Rory McIlroy has called for slow players to receive a solitary warning before receiving shot penalties.
The issue of slow play came to the fore again during the final round of the Open Championship at Royal Portrush, where world number one Brooks Koepka tapped his wrist in the direction of officials to signal his displeasure with the time taken by playing partner JB Holmes.
Holmes was not penalised and also famously escaped punishment despite taking four minutes to hit a single shot on the final hole of the Farmers Insurance Open last year.
“The guys that are slow are the guys that get too many chances before they are penalised,” McIlroy told a pre-tournament press conference ahead of The Northern Trust in New Jersey.
“It should be a warning and then a [penalty] shot. It should be you’re put on the clock and that is your warning, and then if you get a bad time while on the clock, it’s a shot. That will stamp it out right away.
“We are not children that need to be told five or six times what to do. OK, you’re on the clock. OK, I know if I play slowly here, I’m going to get penalised, and I think that’s the way forward.”
Under current European Tour regulations, “a stroke(s) penalty may only be imposed if the same player has two or more ‘Bad Times’ while having been officially timed during the same round.”
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After a long and illustrious career, American golfer Tom Watson played his final round on Sunday before retiring from competitive golf.
Just six weeks shy of his 70th birthday, the eight-time major champion holed out for the last time at the Senior Open at Royal Lytham & St Annes – a tournament he has won three times, saying he no longer “has the tools in the toolbox” to be competitive in the Senior majors.
Five of Waston’s major titles came at the Open, where he first captured the Claret Jug in 1975 before adding further titles in 1980, 1982 and 1983.
He almost became the oldest major champion at the age of 59, only to lose in a play-off to Stewart Cink at the 2009 Open at Turnberry.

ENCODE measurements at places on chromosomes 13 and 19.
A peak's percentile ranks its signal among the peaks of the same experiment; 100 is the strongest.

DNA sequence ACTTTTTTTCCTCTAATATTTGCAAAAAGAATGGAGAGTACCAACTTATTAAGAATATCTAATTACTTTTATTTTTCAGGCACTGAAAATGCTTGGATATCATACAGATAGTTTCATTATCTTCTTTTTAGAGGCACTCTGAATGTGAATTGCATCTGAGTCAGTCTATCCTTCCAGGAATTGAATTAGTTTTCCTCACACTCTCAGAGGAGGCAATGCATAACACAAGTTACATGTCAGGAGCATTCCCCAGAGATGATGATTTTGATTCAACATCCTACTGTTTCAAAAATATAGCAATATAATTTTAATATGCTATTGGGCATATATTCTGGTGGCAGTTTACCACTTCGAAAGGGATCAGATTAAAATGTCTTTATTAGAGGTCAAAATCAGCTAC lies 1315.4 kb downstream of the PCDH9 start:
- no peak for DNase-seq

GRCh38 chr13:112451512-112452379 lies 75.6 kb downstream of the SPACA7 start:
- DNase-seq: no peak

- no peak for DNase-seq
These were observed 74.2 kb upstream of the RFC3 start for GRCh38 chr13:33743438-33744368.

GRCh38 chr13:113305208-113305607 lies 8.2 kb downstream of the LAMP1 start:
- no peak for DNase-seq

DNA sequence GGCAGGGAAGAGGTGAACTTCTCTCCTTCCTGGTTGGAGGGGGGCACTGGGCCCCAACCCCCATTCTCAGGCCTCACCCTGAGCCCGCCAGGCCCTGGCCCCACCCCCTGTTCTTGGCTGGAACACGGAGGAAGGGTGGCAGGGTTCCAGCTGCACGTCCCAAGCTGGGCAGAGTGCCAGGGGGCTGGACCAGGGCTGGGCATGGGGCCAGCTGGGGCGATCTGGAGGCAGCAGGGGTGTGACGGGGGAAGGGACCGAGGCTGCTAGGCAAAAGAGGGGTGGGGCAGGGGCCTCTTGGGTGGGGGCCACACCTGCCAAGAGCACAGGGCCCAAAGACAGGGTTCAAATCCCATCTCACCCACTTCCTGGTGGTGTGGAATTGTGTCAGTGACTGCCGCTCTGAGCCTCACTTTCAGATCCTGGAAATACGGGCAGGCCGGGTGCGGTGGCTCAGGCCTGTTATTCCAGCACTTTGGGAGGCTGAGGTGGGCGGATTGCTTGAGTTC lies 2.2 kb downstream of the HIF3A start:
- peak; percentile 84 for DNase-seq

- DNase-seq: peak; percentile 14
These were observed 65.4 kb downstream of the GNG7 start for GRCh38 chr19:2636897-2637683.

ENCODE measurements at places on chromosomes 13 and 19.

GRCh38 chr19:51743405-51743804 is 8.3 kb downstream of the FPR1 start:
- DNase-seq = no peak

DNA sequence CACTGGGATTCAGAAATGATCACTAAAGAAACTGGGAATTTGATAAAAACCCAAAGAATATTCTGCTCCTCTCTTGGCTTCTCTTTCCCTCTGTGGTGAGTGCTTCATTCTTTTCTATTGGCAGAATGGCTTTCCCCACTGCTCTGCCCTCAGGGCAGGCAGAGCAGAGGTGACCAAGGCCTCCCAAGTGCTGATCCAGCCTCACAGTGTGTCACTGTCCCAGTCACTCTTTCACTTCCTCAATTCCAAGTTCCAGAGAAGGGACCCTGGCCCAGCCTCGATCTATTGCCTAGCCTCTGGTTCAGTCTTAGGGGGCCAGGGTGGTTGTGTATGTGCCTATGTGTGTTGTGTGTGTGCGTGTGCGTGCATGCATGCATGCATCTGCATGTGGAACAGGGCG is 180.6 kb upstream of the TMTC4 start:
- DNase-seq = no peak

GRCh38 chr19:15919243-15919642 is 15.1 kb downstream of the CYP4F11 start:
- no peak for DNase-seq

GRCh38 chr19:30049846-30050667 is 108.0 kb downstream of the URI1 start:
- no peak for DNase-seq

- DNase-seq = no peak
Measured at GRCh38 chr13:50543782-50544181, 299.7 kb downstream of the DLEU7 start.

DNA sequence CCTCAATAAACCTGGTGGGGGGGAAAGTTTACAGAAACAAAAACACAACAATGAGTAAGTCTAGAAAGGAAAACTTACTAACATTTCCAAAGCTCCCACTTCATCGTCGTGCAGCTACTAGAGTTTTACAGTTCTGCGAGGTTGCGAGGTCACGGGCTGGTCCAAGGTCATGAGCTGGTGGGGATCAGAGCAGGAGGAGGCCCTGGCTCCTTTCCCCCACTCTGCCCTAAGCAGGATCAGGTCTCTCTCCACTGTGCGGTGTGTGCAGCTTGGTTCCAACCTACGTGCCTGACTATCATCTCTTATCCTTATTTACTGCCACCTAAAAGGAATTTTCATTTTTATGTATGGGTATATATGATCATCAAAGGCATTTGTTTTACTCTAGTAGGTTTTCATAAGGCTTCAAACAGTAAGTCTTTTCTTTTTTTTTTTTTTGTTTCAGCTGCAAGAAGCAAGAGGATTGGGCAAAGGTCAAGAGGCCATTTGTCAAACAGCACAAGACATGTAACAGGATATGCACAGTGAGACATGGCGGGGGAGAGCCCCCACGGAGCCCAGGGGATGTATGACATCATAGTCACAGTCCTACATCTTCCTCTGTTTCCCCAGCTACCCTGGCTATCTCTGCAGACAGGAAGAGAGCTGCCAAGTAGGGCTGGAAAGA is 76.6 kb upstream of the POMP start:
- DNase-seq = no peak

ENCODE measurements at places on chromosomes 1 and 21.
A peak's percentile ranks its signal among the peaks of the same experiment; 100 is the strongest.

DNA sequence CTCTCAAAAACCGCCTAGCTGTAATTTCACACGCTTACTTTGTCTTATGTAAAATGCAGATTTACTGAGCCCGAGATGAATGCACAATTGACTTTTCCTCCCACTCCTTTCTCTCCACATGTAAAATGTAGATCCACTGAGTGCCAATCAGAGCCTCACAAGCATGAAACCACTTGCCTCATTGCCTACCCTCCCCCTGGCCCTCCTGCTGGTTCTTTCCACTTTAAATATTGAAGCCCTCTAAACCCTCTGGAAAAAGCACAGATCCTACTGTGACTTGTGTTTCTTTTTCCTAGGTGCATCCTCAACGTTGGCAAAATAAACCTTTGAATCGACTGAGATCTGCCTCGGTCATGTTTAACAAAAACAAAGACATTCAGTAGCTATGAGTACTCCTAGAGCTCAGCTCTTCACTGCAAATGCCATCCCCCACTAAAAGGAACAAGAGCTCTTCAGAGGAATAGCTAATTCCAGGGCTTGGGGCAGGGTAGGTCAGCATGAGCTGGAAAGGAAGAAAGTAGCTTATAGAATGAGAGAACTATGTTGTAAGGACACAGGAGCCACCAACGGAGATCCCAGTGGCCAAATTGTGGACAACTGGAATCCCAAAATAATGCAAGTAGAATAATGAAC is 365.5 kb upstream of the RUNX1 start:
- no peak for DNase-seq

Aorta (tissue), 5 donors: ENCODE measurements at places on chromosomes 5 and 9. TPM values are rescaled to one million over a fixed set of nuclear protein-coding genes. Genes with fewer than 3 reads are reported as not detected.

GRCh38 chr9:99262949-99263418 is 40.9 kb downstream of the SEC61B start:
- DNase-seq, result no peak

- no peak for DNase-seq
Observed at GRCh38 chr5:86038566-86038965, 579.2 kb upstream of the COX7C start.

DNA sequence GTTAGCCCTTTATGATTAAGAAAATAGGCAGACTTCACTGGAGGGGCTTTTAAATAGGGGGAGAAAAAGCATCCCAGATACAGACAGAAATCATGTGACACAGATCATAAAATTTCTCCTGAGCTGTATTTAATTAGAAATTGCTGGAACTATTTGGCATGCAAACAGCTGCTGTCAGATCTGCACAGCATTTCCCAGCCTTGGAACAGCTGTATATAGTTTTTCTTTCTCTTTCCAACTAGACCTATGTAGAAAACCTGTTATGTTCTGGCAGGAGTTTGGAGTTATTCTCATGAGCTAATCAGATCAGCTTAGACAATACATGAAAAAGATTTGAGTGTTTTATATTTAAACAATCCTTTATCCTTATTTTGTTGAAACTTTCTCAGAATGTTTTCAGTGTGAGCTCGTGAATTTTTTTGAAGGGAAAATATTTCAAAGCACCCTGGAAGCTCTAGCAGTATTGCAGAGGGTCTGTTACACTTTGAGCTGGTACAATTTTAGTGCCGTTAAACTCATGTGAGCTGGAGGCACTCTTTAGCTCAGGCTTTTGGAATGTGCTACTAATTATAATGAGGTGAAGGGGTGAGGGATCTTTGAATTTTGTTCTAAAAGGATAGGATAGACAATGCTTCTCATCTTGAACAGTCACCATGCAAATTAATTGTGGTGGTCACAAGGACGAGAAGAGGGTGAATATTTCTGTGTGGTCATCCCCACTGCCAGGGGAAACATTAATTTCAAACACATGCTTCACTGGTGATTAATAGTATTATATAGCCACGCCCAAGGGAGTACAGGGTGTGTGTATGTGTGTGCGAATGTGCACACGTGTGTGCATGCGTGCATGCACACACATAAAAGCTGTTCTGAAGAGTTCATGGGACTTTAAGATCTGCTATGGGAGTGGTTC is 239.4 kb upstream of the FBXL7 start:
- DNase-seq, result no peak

Brooks Koepka eased to a three-shot victory at the WGC-FedEx St Jude Invitational after Rory McIlroy’s final-round misery continued in Memphis.
Koepka posted a five-under-par 65 on Sunday while McIlroy could only manage a one-over 71 to finish five back at 11 under par in a tie for fourth – the seventh time he has failed to break 70 in the final round of his 13 PGA Tour events so far this season.
Webb Simpson’s six under was the best score of the day and saw him finish second while Marc Leishman also finished ahead of McIlroy in third on 12 under after a 67.
McIlroy began Sunday with a one-shot lead but his advantage evaporated early on day four as Koepka joined him at the top of the leaderboard after firing a birdie on the par-five third hole to grab a share of the lead.
The Northern Irishman made par on every hole on the front nine but found himself two shots behind Koepka at the turn after the four-time major winner’s back-to-back birdies at five and six.
McIlroy was by then joint second with Simpson, who was playing five holes ahead of the final pair and made a flying start with an eagle on the par-five third.
Koepka extended his lead with another birdie on the 10th before McIlroy’s challenge faded with his first dropped shot of the day at the 12th.
Another bogey on the par-four 15th left McIlroy on 11 under and four shots behind Koepka. The Northern Irishman had now been overtaken on the leaderboard by Simpson and Leishman and was tied for fourth spot with Tommy Fleetwood and Matthew Fitzpatrick, which was how he would finish.
Five birdies between the 10th and 16th holes had put Leishman in contention but the Australian gave two back with bogeys at 13 and 15.
Koepka maintained his three-shot advantage to clinch the title with a bogey-free round to finish on 16 under.
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